Two Cities, One Electoral Tale
Yesterday, Toronto chose fear and anger over reason and measure, they elected Rob Ford as mayor. Check my twitter feed from Oct 25 for some of my first gut responses to the win and people’s reactions to it. What follows is, hopefully, a more thoughtful response.
Now I’m not happy about this, at all. But I can deal with it. I’ll have to, 47% of Torontonians liked Ford’s populist message enough to make him mayor. In our democracy 47% is a lot of support. You can usually win with anything over 45%, that’s how our system works and he won fair and square within that system.
Some people are twitter are saying they’ll leave town, move to Vancouver, or Calgary!, because Ford will be ruining our beautiful city. That’s just nonsense and it needs to stop. And so do the fat jokes for that matter. Ford can only achieve all his crazy goals if we let him. He will get to pass some of his most important promises, involving money and car license fees… (seriously? that’s an issue? ok….whatever you say…) but he can’t single-handedly destroy Toronto, he can’t just cancel the marathon or the World Pride Celebration that will land right after his term ends. This is especially true since a lot of the councillors getting elected are actually quick progressive. So….headline says “Conservative wave in liberal Hogtown!” yet all the progressive councillors won? What’s going on here Mark?
Glad you asked. It actually makes perfect sense if you think about it.
Part of the reason Ford won is that there are a lot of conservative leaning people in Toronto, not a majority, but a lot, and they are perennially frustrated. Think about what it would be like to be even a right leaning centrist, a supporter of the old Progressive Conservative Party. The ridings downtown are diverse and progressive and there are lots of them. Whether it’s city, provincial or federal politics, they all go to progressive (l)Liberal or NDP-like or even green-style candidates. If you’re more conservative you never get what you want at the ballot box. That’s unfair, it is, even though I don’t want Harper’s Conservatives getting a seat in Toronto, they do deserve one, maybe even a few. But our voting system, at every level, only rewards those who are the majority in each voting district. So Toronto’s concentrated progressive neighbourhoods beat out the diluted, spread out conservatives in town every time.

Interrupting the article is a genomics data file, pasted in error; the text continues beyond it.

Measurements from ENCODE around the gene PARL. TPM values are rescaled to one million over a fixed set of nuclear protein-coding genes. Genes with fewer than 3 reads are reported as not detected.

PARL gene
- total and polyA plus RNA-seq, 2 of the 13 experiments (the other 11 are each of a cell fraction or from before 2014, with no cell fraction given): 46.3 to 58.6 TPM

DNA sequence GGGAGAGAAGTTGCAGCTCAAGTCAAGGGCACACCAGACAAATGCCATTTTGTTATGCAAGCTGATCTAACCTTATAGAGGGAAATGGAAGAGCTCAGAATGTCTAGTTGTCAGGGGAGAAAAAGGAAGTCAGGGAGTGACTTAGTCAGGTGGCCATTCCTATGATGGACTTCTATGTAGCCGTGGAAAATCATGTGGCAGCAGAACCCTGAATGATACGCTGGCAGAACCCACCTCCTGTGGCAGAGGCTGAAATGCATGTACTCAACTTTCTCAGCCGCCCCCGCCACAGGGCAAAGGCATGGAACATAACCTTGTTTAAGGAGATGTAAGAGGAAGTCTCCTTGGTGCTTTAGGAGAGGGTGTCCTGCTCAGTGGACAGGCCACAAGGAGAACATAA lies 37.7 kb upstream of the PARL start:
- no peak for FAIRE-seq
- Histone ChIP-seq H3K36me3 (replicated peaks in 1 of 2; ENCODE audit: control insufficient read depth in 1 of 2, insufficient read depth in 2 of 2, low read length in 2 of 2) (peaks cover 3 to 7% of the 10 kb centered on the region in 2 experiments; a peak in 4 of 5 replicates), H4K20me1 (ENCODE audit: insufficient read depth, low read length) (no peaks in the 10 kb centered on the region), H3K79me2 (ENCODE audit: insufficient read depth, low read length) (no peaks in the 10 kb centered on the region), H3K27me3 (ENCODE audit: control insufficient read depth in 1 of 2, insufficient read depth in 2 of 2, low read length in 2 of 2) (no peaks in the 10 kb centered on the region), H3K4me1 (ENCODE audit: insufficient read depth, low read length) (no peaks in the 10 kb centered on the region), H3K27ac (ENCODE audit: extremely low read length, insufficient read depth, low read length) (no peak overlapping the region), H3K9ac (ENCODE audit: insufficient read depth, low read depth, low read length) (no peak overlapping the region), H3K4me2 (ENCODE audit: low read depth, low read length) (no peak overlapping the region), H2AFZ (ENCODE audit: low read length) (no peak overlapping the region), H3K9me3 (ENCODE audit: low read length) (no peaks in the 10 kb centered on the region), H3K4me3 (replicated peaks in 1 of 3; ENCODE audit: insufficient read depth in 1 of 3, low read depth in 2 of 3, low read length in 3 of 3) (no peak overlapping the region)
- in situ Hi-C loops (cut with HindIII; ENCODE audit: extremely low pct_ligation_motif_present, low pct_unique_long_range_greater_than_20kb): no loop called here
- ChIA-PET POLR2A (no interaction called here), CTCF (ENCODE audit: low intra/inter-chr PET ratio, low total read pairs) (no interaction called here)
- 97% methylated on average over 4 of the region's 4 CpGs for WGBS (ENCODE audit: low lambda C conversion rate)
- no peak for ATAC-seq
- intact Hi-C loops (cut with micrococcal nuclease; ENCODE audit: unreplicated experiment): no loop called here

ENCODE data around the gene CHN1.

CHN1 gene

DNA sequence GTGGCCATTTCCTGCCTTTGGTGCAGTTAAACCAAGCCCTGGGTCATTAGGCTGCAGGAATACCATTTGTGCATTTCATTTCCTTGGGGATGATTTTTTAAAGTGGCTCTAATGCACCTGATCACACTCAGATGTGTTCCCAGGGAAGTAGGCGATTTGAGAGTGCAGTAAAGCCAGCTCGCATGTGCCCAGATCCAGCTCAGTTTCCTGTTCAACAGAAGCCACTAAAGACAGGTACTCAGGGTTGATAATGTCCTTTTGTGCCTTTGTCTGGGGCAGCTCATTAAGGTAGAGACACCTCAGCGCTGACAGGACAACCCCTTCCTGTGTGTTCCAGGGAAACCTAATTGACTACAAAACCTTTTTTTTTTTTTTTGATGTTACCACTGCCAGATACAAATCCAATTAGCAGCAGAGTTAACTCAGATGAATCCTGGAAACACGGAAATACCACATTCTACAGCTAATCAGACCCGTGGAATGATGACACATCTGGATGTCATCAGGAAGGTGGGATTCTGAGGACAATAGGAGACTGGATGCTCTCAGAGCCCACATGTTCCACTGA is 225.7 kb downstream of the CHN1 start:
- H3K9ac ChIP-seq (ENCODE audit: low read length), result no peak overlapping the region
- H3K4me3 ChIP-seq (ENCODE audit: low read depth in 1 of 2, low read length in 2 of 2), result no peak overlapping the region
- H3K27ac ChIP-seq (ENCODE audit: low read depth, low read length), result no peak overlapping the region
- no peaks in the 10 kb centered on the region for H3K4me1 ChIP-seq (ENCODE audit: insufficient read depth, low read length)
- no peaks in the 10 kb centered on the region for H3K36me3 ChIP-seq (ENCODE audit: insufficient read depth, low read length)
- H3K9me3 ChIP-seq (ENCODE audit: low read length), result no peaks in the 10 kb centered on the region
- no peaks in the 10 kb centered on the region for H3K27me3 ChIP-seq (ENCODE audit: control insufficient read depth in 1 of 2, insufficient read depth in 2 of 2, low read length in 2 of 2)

However, for the mayoral election that flaw is removed. Everyone in the city votes for mayor in one riding. So even if your support is spread thin and can’t win any particular riding, it might be enough to gain the largest number of votes across the whole city if you opponents are divided.
It’s kind of surprising it hasn’t happened before actually (does Mel count?) but Ford’s campaign had a simple message, that pushed all the buttons for fiscal and even social conservatives and they all finally got behind a single candidate. And it turns out, there really are quite a few of them. This was combined with a number of factors to give Ford the win: apathy amongst progressive voters unexcited about voting for Smitherman; the significant showing of a third candidate Pantalone; the protests votes for also-ran candidates leaked support; even protest votes for Ford by people who aren’t even necessarily that conservative. So that’s why we now have a fairly progressive council and a very conservative mayor, winner take all voting is unfair in both cases, and produced different results at different scales.
The same reasoning explains Naheed Nenshi’s victory in Calgary last week. Progressives and centrists in Calgary must feel just like conservatives in Toronto. They found a candidate they could all get behind and low and behold, with the status-quo/conservative vote split he won the Whole Cowboy Hat.
So what we’ve seen this week is two very different cities, with very different political cultures. But one story, the underrepresented, political minority wins out over the expected side through a combination of splitting the ‘usual winners’ vote between status-quo and change. In both cases this was combined with underestimating the outsider because they don’t fit the stereotype of the city which let them sneak up and gain an unstoppable momentum. It seems surprising, but only because we like to oversimply complex, beautiful places like cities.
Democracy functioned this week in Toronto and Calgary, it functioned passably. But these are not a victories for democracy, they are yet another wakeup call that our votes are not really respected, our voice is not really heard.
And for the record, I still love Toronto, no matter who’s in charge. If you love it too, get on twitter and say “I #XOTO no matter who is mayor.” Its like giving the city a big warm hug. And tonight, for a little over half of Toronto at least, could really use that.